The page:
These days it has come to a point where not only do we consume traces of production by-products and agri-business chemicals, our foods themselves include synthetic binding and thickening agents, synthesised vitamin compounds (to replace the ones lost during refining but never to be used in place of a varied diet...), and unnatural sugar substitutes as the very ingredients.

The chemicals we use to wash our clothes, disinfect our homes, and help run our cars and industries can be absorbed through our porous skin on contact. We wash our bodies and our eating utensils using harsh chemicals and absorb their residues too, a trace here and a trace there...

The chemicals which find their way into a drain go on to enter the water cycle of the Earth itself, returning to us in the bodies of fish. Pollutants in the air are carried back down to us in rain. Even the water from our taps has had yet more chemicals added to it, to sterilise (chlorine) and medicate (fluoride) - now the traces are really mounting up! Our bodies lack the vigour and satisfaction we feel deep down that we should have, and so we reach again for yet more synthetic cures and pick-me-ups. Our skin and hair is so sick we have to slather on chemical creams and petroleum based toxic products which we of course then also absorb! How many traces is that?


Is your head swirling yet? Perhaps you feel a bit sick? I did warn you that this article may cause side effects... ;) Reading the last section may have left you feeling a little like Alice, having tumbled down a rabbit hole of horrors with no idea what you should do next or how you're even going to get out of there – I've felt that way multiple times throughout my journey so far. I did say at the start of this series that they might change your life, this chemical-intensive reality is difficult to swallow – figuratively and literally!

Don't worry dear reader, I won't abandon you here - I'm writing this series because I came from a position like you and it's taken years to discover the truth and a way out, and now that I have I want to help others do the same.


What did we do?

We made a decision to cut out as many artificial chemicals as we could and switched to an Organic lifestyle. The great thing about considering an Organic lifestyle is that it can be undisputed as a safe food choice. I can say that Organic food is safer because the chemicals under fire are quite simply not involved, and no chemicals = no worries to even debate. The alternative is to use the produce of Intensive Agri-business' and organisms developed by chemical corporations, always accompanied by the ongoing debate of whether any of the products are truly safe for our consumption, not to mention the terrible damage to the environment they're used in. Personally I think the answers have already been found. Despite some terrifying results on trials with mice, clinical studies still struggle to prove and predict exactly what really happens to us humans when exposed to individual or combined chemicals because it can take a lifetime for the traces of these chemicals to build up and for the problems to begin to show but they're there all the same.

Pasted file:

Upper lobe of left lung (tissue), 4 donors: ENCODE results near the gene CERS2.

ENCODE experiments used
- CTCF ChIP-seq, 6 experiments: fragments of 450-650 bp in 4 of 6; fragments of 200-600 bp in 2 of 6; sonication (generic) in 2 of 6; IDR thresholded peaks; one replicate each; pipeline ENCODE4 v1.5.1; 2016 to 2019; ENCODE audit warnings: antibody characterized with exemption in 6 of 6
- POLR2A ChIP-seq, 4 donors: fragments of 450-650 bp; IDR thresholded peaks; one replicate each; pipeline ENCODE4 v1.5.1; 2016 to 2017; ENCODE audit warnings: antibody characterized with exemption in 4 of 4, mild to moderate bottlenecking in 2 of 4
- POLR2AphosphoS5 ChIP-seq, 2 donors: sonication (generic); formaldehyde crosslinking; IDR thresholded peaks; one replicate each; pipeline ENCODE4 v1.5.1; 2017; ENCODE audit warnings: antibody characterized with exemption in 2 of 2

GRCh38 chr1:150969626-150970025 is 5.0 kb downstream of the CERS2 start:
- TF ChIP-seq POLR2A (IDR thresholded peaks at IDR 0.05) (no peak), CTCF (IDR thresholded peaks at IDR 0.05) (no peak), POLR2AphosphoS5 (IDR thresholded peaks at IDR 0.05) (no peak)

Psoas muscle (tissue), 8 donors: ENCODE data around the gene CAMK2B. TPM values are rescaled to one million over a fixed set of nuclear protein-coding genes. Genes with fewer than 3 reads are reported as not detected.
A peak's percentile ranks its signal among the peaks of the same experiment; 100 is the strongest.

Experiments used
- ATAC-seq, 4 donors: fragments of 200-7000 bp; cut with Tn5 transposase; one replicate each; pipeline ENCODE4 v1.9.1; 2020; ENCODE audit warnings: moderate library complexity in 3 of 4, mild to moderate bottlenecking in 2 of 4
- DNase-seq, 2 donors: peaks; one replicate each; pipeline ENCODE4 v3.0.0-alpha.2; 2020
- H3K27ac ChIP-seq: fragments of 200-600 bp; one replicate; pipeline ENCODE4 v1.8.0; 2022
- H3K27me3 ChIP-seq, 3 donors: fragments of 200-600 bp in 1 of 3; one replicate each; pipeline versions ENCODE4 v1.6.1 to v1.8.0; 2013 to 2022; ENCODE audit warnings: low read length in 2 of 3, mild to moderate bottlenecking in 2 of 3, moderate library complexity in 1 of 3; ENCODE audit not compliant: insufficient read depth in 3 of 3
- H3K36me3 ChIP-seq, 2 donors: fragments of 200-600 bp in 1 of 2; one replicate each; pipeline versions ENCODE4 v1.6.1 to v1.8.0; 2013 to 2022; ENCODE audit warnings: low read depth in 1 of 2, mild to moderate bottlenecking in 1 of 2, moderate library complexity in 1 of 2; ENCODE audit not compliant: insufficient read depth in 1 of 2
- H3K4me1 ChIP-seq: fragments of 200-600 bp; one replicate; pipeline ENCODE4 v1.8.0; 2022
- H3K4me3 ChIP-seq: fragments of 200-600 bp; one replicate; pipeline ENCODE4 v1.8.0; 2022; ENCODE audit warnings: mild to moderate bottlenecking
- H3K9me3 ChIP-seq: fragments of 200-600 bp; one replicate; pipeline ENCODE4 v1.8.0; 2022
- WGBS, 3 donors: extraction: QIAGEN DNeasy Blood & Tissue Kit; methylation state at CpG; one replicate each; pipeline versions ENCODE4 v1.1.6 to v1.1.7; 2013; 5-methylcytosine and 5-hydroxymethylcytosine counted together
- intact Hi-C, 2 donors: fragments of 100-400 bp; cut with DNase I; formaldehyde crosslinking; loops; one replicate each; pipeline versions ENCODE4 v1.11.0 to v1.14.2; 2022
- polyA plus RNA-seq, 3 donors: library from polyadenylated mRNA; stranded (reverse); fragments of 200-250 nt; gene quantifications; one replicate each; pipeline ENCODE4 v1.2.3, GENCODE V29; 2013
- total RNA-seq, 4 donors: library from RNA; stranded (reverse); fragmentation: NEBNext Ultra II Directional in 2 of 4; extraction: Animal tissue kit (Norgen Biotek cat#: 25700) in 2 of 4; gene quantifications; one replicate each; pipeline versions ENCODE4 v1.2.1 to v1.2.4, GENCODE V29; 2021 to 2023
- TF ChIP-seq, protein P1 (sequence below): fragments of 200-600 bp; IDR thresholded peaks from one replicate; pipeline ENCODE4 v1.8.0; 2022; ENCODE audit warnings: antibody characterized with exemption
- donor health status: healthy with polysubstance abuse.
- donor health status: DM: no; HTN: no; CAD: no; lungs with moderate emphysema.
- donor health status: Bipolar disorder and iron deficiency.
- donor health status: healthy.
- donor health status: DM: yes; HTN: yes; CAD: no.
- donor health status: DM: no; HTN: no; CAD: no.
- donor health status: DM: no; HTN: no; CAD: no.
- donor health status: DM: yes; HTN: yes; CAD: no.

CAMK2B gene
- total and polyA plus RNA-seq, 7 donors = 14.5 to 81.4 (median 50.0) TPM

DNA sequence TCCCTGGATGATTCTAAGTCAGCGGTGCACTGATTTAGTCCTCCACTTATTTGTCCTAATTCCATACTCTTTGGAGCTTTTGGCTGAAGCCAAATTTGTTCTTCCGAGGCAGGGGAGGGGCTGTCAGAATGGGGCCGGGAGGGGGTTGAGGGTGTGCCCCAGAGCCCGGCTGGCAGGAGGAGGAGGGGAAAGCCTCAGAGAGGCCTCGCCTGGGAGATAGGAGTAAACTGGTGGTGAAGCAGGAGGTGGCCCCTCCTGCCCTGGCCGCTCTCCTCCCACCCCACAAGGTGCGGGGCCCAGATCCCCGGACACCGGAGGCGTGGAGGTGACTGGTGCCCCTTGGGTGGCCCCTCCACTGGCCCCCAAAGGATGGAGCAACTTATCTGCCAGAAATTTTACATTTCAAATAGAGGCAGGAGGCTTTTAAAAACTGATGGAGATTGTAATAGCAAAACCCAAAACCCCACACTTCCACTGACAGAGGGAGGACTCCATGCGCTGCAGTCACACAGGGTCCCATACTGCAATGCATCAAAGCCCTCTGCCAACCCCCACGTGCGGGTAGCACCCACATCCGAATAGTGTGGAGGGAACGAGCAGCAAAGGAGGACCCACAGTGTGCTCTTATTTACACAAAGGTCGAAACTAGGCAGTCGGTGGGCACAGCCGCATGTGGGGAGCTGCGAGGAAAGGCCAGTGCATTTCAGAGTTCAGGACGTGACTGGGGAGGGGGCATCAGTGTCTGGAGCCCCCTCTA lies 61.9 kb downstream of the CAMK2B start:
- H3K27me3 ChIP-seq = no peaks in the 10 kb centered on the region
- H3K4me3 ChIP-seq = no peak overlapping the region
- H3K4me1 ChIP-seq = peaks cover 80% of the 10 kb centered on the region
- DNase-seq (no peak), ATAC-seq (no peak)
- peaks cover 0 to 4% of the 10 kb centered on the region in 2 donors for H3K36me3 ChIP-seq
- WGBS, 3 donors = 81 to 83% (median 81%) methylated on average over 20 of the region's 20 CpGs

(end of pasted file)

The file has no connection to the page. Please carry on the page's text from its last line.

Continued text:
If you haven't guessed it already we feel better than ever before! ;)


Remember the 'hired help' bacteria? In a way I think we should stop thinking of our bodies as an individual organism, and more as a 'we', an extremely tightly knit team working towards the one purpose of being a human! Like any successful organisation 'we' depend on maintaining a happy workforce. Anything we consume can also affect the 'workers' so we must take better consideration when deciding whether a chemical is 'worth it' to us overall. We owe it to our body-teams to feed them with as many useful nutrients as we can and at the same time limiting the number of unnecessary chemicals that will cause it damage or extra work.

Of course, nothing in life is ever quite so simple! Food production and farming methods need to radically change and that will take time and money, and even if we each switched to a completely Organic lifestyle today we are still likely to come into contact with some chemicals day to day through air pollution and other sources outside of our control. The difference would be that the overall traces of unwanted chemicals will be substantially lower, allowing our bodies to do their jobs as nature intended relatively unhindered - and the sales of better products (and the losses on environment harming ones) will send a louder message to industry than any petition on the topic. So what is the future? That, is for us to decide...


Thank you very much for reading, and for sticking with me through my rambling crash course in biology and ethics! Next week we'll push on to part 3 the final part of this series 'Killed by convenience' where we shall hold a magnifying glass to industrially processed foods and investigate just how different they can be from the same foods prepared from scratch in our own homes.


We welcome discussion on this extremely complex topic, so please leave a comment in the section below!

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About us:

My name is Sarah and in 2011 my husband Ryan and I decided to buy and re-fit an old motor home - we named it Waki and now live in it full time in the UK!

We live neither on or off-grid, rather somewhere in between, and are not the first and I dare say not the last to choose this way of life... read more>>